What wild beast would not be softened by these things? Who is there so savage and inhuman that these things should not make him mild? and yet there are some who are arrived at such a pitch of cruelty as even to say that they deserve what they suffer. Yea, when they ought to pity, and weep, and help to alleviate men's calamities, they on the contrary visit them with savage and inhuman censures. Of these I should be glad to ask, Tell me, why do they deserve what they suffer? Is it because they would be fed and not starve?

No, you will reply; but because they would be fed in idleness. And thou, dost not thou wanton in idleness? What say I? Art thou not oft-times toiling in an occupation more grievous than any idleness, grasping, and oppressing, and coveting? Better were it if thou too wert idle after this sort; for it is better to be idle in this way, than to be covetous. But now thou even tramplest on the calamities of others, not only idling, not only pursuing an occupation worse than idleness, but also maligning those who spend their days in misery.

And let us farther narrate to them the disasters of others; the untimely bereavements, the dwellers in prison, those who are torn to pieces before tribunals, those who are trembling for life; the unlooked for widowhood of women; the sudden reverse of the rich: and with this let us soften their minds. For by our narrations concerning others, we shall induce them by all means to fear these evils in their own case too. For when they hear that the son of such an one who was a covetous and grasping man, or (<greek>h</greek> <greek>tou</greek> <greek>deinos</greek> instead of <greek>hn</greek>; <greek>tou</greek> <greek>deinos</greek>) the wife of such an one who did many tyrannical actions, after the death of her husband endured afflictions without end; the injured persons setting upon the wife and the children, and a general war being raised from all quarters against his house; although a man be the most senseless of beings, yet expecting himself also to suffer the same, and fearing for his own lest they undergo the same fate, he will become more moderate. Now we find life full of many such histories, and we shall not be at a loss for correctives of this kind.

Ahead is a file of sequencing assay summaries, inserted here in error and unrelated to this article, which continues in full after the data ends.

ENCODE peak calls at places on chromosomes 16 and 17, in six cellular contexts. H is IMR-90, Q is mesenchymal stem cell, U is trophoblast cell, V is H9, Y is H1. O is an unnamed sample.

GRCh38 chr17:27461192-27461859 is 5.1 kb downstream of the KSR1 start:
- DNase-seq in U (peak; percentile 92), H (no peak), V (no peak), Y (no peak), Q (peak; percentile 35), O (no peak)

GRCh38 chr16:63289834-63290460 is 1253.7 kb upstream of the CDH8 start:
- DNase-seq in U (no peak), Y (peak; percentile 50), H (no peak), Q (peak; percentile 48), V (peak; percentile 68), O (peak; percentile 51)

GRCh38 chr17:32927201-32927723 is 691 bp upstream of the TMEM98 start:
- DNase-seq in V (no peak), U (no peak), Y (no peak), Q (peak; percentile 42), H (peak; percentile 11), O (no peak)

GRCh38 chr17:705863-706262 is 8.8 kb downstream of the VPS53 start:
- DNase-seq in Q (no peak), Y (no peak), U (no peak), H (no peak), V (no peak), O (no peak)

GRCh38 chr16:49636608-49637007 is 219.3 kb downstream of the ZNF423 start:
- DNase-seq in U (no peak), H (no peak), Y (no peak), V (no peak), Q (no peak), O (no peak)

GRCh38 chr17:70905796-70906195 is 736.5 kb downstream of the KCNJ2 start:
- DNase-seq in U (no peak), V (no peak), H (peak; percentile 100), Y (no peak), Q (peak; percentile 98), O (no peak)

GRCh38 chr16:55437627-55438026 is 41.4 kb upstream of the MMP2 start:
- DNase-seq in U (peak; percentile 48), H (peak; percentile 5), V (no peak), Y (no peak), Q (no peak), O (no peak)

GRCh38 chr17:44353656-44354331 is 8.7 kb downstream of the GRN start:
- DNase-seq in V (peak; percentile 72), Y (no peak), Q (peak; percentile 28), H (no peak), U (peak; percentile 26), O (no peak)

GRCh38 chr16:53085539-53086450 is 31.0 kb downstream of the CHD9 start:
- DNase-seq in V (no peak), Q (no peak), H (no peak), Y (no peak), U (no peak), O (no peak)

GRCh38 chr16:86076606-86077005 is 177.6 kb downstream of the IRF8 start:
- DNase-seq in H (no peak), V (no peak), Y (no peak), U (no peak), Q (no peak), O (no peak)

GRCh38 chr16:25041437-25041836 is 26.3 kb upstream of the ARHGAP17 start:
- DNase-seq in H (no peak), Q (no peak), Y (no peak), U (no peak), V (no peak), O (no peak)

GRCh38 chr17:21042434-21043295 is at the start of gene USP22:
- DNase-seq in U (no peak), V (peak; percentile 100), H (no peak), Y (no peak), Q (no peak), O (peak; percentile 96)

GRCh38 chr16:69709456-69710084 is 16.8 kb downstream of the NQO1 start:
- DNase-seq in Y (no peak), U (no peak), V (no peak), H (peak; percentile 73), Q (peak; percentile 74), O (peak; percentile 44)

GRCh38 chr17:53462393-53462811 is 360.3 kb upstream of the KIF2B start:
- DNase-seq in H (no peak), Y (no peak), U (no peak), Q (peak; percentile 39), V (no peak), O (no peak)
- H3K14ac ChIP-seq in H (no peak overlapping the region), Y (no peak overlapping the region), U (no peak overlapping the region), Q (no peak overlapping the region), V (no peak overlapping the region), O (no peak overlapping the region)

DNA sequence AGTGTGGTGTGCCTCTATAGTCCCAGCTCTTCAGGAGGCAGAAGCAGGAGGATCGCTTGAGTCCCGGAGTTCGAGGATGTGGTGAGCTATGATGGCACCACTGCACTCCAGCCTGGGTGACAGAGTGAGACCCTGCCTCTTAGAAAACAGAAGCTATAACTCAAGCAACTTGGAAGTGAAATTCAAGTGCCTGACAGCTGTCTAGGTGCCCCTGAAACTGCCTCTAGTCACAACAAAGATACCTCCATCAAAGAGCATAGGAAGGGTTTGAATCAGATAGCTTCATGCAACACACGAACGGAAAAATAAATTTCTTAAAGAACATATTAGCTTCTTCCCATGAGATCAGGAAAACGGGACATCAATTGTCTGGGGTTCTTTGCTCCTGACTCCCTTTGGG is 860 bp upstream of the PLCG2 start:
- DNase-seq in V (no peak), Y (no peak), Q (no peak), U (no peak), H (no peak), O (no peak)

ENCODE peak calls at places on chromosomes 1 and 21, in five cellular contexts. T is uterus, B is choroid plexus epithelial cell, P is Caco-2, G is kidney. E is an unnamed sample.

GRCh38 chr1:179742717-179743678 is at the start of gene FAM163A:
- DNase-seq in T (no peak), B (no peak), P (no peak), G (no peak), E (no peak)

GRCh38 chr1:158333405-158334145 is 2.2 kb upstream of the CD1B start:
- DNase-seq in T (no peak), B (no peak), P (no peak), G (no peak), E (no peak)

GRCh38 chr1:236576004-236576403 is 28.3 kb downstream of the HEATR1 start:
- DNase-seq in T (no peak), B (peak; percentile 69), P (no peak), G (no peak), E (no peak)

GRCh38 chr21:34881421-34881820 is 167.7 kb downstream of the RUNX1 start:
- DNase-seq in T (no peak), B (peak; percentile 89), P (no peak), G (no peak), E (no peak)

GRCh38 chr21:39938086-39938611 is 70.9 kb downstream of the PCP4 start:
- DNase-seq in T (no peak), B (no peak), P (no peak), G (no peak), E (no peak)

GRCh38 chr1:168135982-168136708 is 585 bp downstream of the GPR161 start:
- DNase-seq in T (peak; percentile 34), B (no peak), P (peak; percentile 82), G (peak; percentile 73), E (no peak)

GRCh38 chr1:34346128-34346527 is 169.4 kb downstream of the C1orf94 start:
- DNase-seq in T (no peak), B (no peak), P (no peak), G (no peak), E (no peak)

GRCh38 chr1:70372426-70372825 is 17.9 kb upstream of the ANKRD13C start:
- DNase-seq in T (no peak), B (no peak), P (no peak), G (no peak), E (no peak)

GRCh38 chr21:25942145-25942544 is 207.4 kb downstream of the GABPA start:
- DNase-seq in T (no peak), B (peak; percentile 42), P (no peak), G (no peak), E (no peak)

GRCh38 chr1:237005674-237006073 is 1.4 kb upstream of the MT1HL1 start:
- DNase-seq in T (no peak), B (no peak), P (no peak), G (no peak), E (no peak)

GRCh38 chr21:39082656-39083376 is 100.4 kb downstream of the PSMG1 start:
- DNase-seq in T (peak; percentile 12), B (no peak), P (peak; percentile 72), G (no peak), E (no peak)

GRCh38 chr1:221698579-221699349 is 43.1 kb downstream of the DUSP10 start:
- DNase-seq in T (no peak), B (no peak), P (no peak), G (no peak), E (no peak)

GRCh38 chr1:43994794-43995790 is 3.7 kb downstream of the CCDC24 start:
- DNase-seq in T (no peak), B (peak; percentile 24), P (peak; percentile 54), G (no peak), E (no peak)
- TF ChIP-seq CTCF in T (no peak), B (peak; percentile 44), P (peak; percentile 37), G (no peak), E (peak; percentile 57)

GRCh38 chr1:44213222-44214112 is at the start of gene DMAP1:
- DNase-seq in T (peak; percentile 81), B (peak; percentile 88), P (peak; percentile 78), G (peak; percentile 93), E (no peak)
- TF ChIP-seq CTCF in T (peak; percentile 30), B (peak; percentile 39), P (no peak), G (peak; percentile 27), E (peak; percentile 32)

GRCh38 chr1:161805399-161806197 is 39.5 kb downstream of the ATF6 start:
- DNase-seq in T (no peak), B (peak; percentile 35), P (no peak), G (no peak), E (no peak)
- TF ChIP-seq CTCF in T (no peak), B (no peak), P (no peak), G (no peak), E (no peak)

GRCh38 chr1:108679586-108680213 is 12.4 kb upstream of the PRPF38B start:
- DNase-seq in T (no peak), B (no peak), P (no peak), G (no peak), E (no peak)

But when we speak these things, let us not speak them as giving advice or counsel, test our discourse become too irksome: but as in the order of the narrative and by association with something else, let us proceed in each case unto that kind of conversation, and let us be constantly putting them upon stories of the kind, permitting them to speak of no subject except these which follow: How such an one's splendid and famous mansion fell down; How it is so entirely desolate that all things that were in it have come into the hands of others; How many trials have taken place daily about this same property, what a stir; How many of that man's relations (<greek>oicetai</greek>, probably <greek>oiceioi</greek>) have died either beggars, or inhabitants of a prison.

All these things let us speak as in pity for the deceased, and as depreciating things present; in order that by fear and by pity we may soften the cruel mind. And when we see men shrinking into themselves at these narrations, then and not till then let us introduce to their notice also the doctrine of hell, not as terrifying these, but in compassion for others. And let us say, But why speak of things present? For far, indeed, will our concern be from ending with these; a yet more grievous punishment will await all such persons: even a river of fire, and a poisonous worm, and darkness interminable, and undying tortures. If with such addresses we succeed in throwing a spell over them, we shall correct both ourselves and them, and quickly get the better of our infirmity.

And on that day we shall have God to praise us: as also Paul saith, "And then shall each man have praise from God." For that which cometh from men, is both fleeting, and sometimes it proceeds from no good intentions. But that which cometh from God both abideth continually, and shines out clearly. For when He who knew all things before their creation, and who is free from all passion, gives praise, then also the demonstration of our virtue is even unquestionable.

Knowing these things therefore, let us act so as to be praised of God, and to acquire the greatest blessings; which God grant us all to obtain, through the grace and loving-kindness of our Lord Jesus Christ, with Whom to the Father and the Holy Spirit be glory, power, honor, now and always, and unto all the ages of eternity. Amen.